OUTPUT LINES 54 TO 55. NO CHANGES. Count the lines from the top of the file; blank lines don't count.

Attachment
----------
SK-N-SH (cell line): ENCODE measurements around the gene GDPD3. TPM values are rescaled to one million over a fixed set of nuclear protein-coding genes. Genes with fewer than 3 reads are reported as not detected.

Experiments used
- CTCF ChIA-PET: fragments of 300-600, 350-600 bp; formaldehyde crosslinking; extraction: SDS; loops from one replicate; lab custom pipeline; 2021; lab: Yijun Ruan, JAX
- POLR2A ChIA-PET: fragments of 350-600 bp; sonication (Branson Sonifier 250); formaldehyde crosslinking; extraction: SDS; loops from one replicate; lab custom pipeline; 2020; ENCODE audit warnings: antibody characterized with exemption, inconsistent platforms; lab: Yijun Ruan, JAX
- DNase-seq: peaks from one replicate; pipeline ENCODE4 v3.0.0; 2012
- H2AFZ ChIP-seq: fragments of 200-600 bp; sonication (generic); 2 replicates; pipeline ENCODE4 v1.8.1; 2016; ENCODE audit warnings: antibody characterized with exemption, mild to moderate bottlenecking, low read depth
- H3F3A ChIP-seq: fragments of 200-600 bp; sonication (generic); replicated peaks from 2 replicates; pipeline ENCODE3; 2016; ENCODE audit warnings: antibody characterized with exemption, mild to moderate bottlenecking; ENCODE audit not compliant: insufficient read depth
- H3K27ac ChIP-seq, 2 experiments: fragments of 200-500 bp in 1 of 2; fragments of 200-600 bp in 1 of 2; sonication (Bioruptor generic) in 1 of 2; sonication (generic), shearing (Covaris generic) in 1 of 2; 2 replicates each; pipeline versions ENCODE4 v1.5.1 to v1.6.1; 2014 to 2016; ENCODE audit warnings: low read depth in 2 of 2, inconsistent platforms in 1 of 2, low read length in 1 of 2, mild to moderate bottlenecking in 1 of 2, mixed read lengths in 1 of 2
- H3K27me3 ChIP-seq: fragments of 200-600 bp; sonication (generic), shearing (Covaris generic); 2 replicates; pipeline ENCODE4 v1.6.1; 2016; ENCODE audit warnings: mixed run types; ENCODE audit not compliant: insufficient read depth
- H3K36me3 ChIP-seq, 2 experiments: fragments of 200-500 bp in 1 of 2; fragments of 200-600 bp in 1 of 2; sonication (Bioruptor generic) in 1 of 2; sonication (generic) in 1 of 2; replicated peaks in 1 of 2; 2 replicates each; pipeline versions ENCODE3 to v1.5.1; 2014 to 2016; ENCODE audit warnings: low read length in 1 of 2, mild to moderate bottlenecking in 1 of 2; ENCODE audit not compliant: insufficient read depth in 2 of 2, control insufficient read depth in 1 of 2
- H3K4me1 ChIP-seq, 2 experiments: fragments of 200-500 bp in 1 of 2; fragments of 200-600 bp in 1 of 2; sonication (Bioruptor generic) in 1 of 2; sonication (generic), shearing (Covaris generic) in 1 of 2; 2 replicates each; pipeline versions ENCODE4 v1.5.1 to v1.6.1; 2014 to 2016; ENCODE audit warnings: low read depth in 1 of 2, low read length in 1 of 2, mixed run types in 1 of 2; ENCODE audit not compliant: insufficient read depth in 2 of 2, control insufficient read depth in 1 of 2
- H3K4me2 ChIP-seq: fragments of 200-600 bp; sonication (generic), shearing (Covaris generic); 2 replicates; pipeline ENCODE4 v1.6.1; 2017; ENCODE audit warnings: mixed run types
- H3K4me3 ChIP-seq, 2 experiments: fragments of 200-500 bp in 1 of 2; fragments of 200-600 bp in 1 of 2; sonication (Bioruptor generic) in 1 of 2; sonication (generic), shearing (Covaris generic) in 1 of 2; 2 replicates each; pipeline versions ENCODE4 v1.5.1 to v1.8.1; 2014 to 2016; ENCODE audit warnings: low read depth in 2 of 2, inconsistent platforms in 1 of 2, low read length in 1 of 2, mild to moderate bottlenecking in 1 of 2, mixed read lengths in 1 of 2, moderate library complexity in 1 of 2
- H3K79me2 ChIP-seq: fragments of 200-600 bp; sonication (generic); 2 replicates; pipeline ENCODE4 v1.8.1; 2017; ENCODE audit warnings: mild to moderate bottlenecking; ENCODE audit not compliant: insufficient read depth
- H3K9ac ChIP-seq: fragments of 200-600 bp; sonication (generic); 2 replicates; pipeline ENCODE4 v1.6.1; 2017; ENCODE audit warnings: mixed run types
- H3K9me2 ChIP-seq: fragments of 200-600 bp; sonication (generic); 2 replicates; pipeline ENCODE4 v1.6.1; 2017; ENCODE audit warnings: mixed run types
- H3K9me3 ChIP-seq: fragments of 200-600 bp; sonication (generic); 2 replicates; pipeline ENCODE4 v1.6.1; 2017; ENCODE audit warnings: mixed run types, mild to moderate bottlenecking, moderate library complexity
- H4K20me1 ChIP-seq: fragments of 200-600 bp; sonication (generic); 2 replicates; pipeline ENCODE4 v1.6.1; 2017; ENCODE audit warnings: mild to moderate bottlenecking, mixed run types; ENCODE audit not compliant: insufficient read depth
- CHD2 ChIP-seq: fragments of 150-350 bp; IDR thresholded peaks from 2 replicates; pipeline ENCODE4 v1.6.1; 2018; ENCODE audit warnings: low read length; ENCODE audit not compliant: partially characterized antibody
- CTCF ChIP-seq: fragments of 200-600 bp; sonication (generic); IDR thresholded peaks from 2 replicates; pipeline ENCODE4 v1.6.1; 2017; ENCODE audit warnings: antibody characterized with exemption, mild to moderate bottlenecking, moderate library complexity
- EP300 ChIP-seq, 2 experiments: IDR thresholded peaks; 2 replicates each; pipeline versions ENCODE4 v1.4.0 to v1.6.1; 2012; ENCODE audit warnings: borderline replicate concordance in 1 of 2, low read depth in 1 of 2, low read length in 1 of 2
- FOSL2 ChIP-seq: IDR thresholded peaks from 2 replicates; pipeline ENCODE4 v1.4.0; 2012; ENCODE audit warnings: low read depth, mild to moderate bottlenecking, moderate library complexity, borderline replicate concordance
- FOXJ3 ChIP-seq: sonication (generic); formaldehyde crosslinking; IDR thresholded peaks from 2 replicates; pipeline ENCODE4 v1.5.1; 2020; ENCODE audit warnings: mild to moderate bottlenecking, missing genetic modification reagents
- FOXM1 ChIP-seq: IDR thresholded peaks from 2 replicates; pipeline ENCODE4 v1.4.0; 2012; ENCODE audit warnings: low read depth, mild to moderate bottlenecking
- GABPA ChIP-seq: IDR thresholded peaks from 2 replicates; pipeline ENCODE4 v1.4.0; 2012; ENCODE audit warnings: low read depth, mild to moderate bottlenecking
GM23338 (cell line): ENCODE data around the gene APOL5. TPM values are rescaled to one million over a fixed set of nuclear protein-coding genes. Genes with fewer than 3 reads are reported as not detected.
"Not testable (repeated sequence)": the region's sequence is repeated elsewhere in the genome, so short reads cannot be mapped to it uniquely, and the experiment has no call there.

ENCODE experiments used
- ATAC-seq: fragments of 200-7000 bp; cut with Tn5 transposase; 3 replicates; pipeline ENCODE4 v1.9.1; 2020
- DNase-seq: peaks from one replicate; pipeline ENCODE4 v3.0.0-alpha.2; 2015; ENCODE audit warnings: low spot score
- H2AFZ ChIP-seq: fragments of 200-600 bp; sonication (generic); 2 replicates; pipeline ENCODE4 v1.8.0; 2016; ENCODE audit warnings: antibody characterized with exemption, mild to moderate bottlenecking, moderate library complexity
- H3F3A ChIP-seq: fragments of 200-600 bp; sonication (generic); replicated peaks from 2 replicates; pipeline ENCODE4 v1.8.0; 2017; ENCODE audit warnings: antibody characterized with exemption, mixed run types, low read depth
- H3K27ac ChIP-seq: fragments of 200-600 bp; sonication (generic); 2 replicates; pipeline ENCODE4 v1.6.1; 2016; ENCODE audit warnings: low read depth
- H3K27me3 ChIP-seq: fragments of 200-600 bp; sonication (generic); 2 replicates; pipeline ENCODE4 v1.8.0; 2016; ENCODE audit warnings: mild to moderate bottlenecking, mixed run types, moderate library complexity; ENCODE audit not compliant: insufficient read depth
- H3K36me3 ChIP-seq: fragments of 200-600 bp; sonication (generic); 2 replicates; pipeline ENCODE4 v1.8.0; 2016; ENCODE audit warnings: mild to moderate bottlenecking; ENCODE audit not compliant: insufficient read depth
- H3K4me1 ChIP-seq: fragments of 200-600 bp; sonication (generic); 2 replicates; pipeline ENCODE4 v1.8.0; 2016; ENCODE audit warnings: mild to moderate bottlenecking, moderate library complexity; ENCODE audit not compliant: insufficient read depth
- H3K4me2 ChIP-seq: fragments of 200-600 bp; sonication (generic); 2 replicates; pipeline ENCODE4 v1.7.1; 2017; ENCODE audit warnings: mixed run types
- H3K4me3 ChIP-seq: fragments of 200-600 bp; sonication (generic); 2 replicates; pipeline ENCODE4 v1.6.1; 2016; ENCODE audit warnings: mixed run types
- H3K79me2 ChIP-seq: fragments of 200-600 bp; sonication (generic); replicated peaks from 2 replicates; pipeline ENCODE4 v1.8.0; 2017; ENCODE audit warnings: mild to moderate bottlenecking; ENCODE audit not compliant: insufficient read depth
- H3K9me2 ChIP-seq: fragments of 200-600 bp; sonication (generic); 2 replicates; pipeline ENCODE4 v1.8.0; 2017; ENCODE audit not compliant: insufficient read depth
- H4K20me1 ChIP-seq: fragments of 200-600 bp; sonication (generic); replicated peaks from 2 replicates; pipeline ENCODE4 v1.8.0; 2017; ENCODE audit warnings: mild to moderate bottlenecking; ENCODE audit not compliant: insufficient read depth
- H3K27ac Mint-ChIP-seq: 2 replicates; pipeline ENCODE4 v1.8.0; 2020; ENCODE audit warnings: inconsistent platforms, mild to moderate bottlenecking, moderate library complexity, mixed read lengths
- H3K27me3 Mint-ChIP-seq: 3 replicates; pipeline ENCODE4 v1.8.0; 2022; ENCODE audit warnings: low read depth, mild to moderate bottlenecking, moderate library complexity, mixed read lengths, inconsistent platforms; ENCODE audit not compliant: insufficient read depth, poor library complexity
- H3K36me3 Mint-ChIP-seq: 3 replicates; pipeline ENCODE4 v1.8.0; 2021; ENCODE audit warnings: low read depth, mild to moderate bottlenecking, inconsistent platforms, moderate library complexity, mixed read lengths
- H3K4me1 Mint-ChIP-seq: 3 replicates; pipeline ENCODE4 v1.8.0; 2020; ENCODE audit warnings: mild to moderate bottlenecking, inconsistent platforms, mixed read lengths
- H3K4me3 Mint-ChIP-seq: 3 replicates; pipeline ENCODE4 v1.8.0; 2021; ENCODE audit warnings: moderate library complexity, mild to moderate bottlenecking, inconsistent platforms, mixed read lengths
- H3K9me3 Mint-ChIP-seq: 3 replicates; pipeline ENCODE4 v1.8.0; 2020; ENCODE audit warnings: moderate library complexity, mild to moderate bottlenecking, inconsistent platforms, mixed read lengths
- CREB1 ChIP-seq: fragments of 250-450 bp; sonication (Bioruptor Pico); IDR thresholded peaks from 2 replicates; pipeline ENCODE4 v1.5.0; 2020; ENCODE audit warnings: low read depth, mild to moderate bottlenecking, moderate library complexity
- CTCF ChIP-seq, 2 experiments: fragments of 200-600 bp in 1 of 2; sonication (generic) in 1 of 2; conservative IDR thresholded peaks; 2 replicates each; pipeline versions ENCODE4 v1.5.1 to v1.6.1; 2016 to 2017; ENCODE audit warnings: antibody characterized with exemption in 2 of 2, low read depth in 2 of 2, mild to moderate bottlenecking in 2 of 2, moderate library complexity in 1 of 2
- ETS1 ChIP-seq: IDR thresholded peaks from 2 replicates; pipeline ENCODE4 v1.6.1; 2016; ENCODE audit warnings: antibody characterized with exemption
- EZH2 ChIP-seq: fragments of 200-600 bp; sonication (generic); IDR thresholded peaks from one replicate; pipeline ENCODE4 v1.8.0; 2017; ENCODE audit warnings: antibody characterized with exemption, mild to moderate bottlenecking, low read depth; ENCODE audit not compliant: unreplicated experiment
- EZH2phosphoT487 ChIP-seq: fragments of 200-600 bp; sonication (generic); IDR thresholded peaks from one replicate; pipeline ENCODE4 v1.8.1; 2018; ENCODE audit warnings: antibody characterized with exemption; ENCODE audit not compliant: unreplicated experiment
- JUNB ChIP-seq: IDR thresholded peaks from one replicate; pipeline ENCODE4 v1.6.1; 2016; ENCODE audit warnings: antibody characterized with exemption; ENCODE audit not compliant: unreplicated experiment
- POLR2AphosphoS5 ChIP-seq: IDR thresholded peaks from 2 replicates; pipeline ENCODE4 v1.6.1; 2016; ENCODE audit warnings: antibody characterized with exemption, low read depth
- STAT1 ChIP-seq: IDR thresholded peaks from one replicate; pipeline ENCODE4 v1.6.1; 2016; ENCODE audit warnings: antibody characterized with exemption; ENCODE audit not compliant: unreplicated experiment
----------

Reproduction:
- POLR2AphosphoS5 ChIP-seq: IDR thresholded peaks from 2 replicates; pipeline ENCODE4 v1.6.1; 2016; ENCODE audit warnings: antibody characterized with exemption, low read depth
- STAT1 ChIP-seq: IDR thresholded peaks from one replicate; pipeline ENCODE4 v1.6.1; 2016; ENCODE audit warnings: antibody characterized with exemption; ENCODE audit not compliant: unreplicated experiment